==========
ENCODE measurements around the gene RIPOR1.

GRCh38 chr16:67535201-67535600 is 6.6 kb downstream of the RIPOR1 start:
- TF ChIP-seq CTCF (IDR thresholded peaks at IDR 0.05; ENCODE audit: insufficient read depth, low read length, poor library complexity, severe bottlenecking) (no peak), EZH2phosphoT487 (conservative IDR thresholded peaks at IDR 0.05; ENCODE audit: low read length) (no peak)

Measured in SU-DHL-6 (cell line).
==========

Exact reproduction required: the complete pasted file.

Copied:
ENCODE measurements around the gene RIPOR1.

GRCh38 chr16:67535201-67535600 is 6.6 kb downstream of the RIPOR1 start:
- TF ChIP-seq CTCF (IDR thresholded peaks at IDR 0.05; ENCODE audit: insufficient read depth, low read length, poor library complexity, severe bottlenecking) (no peak), EZH2phosphoT487 (conservative IDR thresholded peaks at IDR 0.05; ENCODE audit: low read length) (no peak)

Measured in SU-DHL-6 (cell line).